2017 was a year of immense and vivid change across the globe. The uncertainty and instability has, at times, been palpable.
Our economic situation is precarious: rising inequality, automation displacing jobs, globalisation, an emerging non linear, insecure world of work, 1% of the richest people on the planet own over half the wealth.
Our social progress is stop/start at best: gun law debates, marriage equality surveys, avocado-gate, racism exposed, asylum seekers and refugees abandoned. To top it all off, the very survival of our planet hangs in the balance.
We urgently need unfettered thinking, creativity and fearlessness to take on the challenges and opportunities in a global, hyper-connected world. So what are we waiting for?
Our greatest untapped resource are the 2.8 billion young people on the planet now under 26 years of age. At scale, this generation is experiencing perhaps the most rapid and dramatic change of any generation before them. They also stand to lose the most with higher sustained un and under- employment, unaffordable housing prices, increased costs of education and lack of assets.
Young people are wising up to these issues as systemic, not the individual’s, problems alone. Whilst young people are, understandably, feeling a good deal of uncertainty about their future, many more are jumping at the opportunity to craft, design and test new ideas and solutions, together.
A recent example in Australia showed of the over 100,000 new voters to join the electoral roll ahead of the Australian ‘yes’ marriage equality survey, an overwhelming 68% were young people. And in the results – 78% of young people (aged 18-19) voted yes.
Today’s young people are also our first generation of true digital natives and yes, they take selfies. But in a world that is increasingly digital and automated, maybe it’s time to see this as a positive rather than a negative. More than any other generation, young people today are plugged in to each other and the world. They are savvy to technology’s nuances, tricks and opportunities. 82% of young Australians gain the bulk of their information through social media/online resulting in a generation more informed, connected to each other’s stories and lived experiences, and driven toward progressive social change.
It’s in this combination of tech fearlessness and social conscience that a new generation of ideas will be unleashed.
At FYA, our purpose is to back young people and enable them to create the world they want to live in.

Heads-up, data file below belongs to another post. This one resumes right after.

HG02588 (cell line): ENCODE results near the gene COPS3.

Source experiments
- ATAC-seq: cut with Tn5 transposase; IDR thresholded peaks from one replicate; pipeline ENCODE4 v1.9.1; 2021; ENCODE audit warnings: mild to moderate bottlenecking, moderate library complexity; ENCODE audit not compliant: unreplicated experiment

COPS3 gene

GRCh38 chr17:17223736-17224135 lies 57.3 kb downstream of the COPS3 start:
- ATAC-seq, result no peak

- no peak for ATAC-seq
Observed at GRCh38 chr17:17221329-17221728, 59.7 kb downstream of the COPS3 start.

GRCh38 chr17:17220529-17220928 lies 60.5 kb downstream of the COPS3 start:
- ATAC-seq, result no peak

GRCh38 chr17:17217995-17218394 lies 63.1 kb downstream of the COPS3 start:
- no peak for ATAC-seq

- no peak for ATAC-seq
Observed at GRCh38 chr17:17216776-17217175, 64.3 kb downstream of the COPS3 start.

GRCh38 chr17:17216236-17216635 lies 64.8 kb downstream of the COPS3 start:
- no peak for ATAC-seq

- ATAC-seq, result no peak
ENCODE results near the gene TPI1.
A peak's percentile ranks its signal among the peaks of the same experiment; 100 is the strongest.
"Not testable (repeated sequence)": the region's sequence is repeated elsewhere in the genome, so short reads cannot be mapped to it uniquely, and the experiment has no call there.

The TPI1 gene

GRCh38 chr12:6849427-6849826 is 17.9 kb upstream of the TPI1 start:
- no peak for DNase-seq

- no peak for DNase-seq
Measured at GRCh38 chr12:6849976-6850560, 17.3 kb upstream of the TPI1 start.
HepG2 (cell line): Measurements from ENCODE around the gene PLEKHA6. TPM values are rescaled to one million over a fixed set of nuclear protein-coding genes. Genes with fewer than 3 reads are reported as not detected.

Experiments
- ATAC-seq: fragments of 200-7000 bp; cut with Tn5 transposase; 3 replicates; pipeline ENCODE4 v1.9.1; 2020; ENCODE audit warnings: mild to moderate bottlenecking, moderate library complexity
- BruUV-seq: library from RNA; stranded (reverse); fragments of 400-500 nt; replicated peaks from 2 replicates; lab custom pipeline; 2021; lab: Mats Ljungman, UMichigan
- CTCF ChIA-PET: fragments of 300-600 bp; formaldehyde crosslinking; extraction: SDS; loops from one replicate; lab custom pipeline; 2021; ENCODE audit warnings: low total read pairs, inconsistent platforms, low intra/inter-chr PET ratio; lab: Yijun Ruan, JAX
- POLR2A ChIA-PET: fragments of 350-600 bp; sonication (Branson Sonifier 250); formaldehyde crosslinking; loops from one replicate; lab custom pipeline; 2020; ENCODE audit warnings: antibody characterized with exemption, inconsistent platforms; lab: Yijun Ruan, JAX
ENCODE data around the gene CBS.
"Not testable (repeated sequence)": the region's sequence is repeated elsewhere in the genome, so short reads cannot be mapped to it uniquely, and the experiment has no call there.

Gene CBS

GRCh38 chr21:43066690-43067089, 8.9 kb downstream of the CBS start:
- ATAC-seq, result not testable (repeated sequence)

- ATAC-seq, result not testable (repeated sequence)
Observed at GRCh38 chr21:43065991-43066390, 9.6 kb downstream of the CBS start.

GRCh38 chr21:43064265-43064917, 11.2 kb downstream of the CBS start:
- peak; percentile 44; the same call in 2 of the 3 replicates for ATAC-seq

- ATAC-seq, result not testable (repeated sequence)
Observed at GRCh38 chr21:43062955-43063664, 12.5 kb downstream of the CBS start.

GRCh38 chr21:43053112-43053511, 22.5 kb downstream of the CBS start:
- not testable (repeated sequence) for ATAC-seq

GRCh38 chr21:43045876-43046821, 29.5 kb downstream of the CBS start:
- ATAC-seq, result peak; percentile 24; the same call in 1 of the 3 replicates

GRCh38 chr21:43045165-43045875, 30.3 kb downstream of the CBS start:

Some of our 2017 highlights include:
Engaging with one of the largest communities of young people in Australia: 200,000+ young people who engage online and face to face through our programs;
For the 8th year in a row, backing another 60 young entrepreneurs and social innovators to start, develop and grow enterprises that achieve both a social impact alongside sustainable revenue generation – the largest community of young entrepreneurs in Australia;
Supporting over 11,000 Australian school students to try out entrepreneurship through $20Boss;
Hosting over 708 community events in our #FYAHub, which has grown to support 99 members who use the co-working space to collaborate, communicate and take their ventures to the next level;
YLab, FYA’s social enterprise, has completed 20 projects and trained and employed 40 Associates to work in co-design and delivery of system change projects with governments, schools, businesses and for purpose organisations in Australia and beyond; and
Reaching an audience of over 13 million people via the media with our New Work Order research series.
These are just a few examples of what an organisation of less than a hundred people down a laneway in Melbourne can do in partnership with fifty exceptional socially-minded businesses, purposeful philanthropists, forward thinking governments and hundreds of collaborators in the for purpose and community sector.
Imagine what we could do together if we moved with young people, backing them to transform the world and create the change they want to see in their world?
In 2018 at FYA we’re committed to putting young people at the centre of our work; learning about and designing the future and collaborating for change, together.
With huge thanks, gratitude and admiration to the extraordinary FYA community of young people and partners we have had the joy of working with in 2017!
Wishing you all a regenerative holiday season and happy New Year.
See you again in 2018.
Jan Owen AM